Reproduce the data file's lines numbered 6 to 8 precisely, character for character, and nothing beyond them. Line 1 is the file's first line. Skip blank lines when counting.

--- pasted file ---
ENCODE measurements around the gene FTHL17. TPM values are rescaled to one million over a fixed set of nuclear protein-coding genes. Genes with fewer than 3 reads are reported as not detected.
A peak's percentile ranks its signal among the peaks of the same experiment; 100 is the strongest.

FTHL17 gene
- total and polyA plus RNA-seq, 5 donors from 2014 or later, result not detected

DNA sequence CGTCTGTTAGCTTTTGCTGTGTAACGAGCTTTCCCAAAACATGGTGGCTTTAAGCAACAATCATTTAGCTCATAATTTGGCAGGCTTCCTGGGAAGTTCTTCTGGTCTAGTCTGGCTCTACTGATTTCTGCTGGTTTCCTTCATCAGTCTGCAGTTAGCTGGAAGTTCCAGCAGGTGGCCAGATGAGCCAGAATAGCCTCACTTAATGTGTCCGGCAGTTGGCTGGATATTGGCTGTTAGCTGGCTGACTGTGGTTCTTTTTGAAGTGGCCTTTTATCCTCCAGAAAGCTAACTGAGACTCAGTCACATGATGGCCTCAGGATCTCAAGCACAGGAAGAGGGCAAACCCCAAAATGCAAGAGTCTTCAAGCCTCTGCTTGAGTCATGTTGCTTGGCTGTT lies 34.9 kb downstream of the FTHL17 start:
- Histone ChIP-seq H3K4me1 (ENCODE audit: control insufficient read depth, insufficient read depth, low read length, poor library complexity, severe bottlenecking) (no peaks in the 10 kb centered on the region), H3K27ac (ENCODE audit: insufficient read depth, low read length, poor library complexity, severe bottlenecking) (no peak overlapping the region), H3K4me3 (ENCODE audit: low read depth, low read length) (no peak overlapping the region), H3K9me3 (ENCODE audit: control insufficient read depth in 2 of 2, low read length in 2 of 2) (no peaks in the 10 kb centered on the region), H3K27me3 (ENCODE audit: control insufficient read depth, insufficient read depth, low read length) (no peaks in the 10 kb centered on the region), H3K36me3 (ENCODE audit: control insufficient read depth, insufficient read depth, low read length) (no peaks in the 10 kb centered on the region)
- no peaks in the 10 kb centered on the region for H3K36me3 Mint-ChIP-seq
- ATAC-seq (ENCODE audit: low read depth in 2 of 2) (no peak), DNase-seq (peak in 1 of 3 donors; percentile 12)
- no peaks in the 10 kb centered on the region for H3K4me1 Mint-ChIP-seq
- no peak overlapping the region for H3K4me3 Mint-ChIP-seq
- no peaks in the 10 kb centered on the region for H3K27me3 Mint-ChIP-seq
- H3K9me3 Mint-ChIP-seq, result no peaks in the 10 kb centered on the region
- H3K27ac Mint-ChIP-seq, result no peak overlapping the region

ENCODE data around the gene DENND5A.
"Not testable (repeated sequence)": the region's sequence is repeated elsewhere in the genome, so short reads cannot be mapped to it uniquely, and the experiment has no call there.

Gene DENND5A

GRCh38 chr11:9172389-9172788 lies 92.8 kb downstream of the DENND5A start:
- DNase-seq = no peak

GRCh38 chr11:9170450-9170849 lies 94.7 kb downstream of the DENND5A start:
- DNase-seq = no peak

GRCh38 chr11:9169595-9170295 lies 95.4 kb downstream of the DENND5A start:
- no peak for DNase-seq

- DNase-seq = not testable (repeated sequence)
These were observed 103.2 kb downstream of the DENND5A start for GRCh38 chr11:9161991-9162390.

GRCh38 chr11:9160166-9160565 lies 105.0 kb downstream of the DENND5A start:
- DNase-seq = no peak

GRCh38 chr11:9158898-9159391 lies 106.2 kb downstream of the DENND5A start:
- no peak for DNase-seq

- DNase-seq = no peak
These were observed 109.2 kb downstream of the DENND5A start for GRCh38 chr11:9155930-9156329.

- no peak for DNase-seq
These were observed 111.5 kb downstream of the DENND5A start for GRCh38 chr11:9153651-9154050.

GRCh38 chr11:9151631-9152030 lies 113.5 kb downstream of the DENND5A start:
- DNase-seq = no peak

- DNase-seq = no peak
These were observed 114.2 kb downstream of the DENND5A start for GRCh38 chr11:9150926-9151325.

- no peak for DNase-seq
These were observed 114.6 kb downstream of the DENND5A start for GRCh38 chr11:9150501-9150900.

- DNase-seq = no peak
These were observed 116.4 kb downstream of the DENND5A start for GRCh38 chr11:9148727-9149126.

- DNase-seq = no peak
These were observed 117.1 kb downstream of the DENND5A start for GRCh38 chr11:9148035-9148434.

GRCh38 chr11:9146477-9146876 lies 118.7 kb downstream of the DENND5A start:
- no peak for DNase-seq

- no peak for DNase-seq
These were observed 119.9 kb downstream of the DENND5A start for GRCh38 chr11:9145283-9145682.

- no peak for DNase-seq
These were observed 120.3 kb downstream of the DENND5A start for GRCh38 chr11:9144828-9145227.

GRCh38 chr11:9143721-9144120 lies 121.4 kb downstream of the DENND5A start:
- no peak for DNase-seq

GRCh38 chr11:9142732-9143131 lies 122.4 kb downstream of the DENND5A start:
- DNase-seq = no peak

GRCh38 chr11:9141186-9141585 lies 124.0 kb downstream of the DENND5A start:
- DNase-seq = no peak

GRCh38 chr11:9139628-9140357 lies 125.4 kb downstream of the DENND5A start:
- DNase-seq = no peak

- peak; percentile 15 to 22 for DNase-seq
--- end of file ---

- Histone ChIP-seq H3K4me1 (ENCODE audit: control insufficient read depth, insufficient read depth, low read length, poor library complexity, severe bottlenecking) (no peaks in the 10 kb centered on the region), H3K27ac (ENCODE audit: insufficient read depth, low read length, poor library complexity, severe bottlenecking) (no peak overlapping the region), H3K4me3 (ENCODE audit: low read depth, low read length) (no peak overlapping the region), H3K9me3 (ENCODE audit: control insufficient read depth in 2 of 2, low read length in 2 of 2) (no peaks in the 10 kb centered on the region), H3K27me3 (ENCODE audit: control insufficient read depth, insufficient read depth, low read length) (no peaks in the 10 kb centered on the region), H3K36me3 (ENCODE audit: control insufficient read depth, insufficient read depth, low read length) (no peaks in the 10 kb centered on the region)
- no peaks in the 10 kb centered on the region for H3K36me3 Mint-ChIP-seq
- ATAC-seq (ENCODE audit: low read depth in 2 of 2) (no peak), DNase-seq (peak in 1 of 3 donors; percentile 12)